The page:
Purpose: The role of additive manufacturing, or 3-dimensional (3D) printing, in medical physics is becoming increasingly useful because of the expanded opportunities for creating patient-specific customized treatment devices and in-house fabrication of dosimetry phantoms. The purpose of this study was to create a comprehensive physical characterization of various commercially available fused deposition 3D printing materials and explore their similarities to human tissues and other materials encountered in the radiation setting.
Methods: Thirteen different filaments were used to print uniform cylinders with infills ranging in50% to 100% at six evenly distributed intervals. Five filament materials contained high-Z/metallic components and eight were various less-dense materials. Three clinical CT scanners and a range of energy levels were used, including five kilovoltage (kV) energy levels (70kV, 80kV,100kV, 120kV, and 140kV) imaged on a Siemens machine and megavoltage (MV) energy levels on a Halcyon (6MV) machine. The images were analyzed using Mirada Medical where a cylindrical interior portion was used to find an average Hounsfield unit measurement for each print. A commercial phantom with GAMMEX inserts mimicking radiographic properties of various human tissues was also studied to use as a comparison with the tested materials.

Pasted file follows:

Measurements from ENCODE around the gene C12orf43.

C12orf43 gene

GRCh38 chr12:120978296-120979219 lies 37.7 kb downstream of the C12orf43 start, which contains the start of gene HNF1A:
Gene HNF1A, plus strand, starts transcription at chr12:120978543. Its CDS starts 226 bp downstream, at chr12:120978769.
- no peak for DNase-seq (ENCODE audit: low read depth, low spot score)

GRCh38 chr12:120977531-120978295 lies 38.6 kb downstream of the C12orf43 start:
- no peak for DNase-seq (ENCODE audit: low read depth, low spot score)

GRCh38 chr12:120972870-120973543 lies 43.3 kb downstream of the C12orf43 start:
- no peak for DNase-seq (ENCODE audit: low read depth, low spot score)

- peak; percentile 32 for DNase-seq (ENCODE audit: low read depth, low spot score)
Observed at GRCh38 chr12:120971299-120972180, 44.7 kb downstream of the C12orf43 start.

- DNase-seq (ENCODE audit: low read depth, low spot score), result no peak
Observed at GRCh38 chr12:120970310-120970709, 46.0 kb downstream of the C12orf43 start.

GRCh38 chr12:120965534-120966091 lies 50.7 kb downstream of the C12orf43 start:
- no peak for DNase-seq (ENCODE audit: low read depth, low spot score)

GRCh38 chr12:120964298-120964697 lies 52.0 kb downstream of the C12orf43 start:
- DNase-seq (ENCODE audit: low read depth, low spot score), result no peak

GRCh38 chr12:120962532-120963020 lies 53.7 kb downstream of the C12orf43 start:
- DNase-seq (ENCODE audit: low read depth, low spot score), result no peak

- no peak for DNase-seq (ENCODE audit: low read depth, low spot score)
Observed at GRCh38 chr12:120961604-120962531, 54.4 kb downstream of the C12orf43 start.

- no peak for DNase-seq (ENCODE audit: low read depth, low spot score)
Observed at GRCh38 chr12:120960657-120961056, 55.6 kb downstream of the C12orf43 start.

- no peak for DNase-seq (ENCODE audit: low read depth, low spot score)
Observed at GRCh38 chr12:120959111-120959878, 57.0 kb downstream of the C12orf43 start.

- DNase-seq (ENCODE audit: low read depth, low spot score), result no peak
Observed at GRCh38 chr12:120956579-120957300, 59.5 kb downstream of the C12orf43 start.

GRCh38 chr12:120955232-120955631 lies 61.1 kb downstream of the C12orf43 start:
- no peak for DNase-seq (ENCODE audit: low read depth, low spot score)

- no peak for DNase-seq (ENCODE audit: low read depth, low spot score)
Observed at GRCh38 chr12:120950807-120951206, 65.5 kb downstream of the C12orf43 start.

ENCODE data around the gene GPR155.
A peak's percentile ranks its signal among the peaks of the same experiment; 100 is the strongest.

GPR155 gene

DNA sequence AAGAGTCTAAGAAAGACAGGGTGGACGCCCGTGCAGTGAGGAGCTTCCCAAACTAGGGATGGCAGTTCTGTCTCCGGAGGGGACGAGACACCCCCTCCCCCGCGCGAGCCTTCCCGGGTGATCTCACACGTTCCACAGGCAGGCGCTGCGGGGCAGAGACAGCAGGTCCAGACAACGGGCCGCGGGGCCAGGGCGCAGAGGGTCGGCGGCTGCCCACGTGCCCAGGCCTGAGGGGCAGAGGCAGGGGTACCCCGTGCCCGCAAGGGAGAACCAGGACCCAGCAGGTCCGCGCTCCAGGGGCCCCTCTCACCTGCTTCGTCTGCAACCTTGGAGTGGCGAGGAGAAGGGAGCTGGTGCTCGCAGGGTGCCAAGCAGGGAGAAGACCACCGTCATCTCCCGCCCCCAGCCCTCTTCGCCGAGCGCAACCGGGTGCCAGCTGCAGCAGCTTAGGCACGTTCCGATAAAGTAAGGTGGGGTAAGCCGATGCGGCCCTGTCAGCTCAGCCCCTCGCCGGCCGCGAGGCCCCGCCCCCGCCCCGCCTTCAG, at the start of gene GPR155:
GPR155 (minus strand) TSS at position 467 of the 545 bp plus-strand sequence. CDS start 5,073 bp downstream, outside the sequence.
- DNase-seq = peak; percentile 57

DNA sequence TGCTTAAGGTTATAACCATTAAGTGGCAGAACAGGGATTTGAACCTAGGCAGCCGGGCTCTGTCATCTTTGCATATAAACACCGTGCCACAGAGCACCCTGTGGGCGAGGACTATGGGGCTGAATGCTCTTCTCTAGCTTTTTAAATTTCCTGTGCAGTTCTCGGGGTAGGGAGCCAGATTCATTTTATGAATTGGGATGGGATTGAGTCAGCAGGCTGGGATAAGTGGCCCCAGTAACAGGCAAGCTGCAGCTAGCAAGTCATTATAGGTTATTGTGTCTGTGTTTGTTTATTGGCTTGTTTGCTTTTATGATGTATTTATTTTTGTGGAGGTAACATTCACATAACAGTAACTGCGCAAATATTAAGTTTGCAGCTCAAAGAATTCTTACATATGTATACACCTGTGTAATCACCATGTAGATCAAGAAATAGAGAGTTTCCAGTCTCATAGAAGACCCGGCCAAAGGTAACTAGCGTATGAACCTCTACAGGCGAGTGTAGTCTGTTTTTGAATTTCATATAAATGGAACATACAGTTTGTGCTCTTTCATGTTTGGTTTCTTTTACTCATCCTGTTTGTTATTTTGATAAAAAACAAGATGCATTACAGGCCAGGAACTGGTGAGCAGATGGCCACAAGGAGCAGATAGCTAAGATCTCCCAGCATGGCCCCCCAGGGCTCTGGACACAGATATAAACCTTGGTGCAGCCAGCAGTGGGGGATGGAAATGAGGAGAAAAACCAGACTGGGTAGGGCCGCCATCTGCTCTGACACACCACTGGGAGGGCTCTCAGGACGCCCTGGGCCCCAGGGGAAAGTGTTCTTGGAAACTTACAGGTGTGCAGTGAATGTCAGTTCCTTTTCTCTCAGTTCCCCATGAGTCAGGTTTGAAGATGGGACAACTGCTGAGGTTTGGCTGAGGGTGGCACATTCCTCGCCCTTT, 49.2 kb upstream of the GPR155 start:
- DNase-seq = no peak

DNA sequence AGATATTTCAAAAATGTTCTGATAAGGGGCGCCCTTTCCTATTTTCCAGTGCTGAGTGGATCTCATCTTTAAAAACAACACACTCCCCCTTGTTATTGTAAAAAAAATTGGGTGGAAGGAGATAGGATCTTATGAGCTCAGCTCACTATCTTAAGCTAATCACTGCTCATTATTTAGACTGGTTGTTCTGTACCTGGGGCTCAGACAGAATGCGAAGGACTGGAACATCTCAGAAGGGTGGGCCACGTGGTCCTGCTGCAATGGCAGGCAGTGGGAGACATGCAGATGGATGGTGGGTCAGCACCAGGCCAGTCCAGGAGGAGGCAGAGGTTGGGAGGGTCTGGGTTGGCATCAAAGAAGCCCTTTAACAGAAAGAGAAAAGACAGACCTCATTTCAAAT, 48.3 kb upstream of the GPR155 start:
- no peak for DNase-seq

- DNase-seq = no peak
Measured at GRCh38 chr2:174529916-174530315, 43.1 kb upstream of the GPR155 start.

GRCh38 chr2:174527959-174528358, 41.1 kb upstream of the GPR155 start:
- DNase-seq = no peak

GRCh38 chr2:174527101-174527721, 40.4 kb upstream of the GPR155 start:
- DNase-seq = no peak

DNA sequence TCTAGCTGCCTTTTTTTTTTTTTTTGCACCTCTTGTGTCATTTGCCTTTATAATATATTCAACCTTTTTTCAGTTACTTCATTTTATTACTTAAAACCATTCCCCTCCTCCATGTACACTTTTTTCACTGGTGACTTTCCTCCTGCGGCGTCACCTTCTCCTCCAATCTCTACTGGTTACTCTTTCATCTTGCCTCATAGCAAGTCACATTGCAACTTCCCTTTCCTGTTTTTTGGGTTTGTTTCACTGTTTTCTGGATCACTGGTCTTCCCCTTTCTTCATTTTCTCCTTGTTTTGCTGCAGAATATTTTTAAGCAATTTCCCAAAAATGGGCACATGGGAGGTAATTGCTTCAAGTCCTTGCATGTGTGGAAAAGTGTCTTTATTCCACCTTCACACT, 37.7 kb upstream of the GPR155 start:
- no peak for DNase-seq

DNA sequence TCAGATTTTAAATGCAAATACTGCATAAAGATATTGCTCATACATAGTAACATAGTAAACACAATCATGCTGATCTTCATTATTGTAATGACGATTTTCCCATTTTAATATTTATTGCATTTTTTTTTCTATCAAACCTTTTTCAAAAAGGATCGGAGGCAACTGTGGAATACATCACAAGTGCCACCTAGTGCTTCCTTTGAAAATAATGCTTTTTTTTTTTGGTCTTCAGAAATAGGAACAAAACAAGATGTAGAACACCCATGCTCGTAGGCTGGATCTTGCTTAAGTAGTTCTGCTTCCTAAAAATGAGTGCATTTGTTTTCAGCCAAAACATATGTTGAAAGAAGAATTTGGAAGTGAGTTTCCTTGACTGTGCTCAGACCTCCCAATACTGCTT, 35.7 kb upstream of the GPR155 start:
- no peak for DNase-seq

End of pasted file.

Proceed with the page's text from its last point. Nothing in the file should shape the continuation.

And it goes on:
Results: The HU versus energy was determined. The various materials and print settings produced a range of HU (-732.0–10047.4 HU) and physical densities (0.36-3.52g/cc) encompassing most tissues/materials encountered in radiology/radiotherapy applications. Many measured HU values overlapped with those of human tissues.
Conclusion: The study has compiled data characterizing commercially available 3D print materials to guide design of custom 3D printed objects for use in radiology/radiation oncology. This will allow for reduced cost and increased flexibility regarding fabrication of patient-specific devices or phantoms emulating various relevant materials for imaging and/or dosimetry purposes.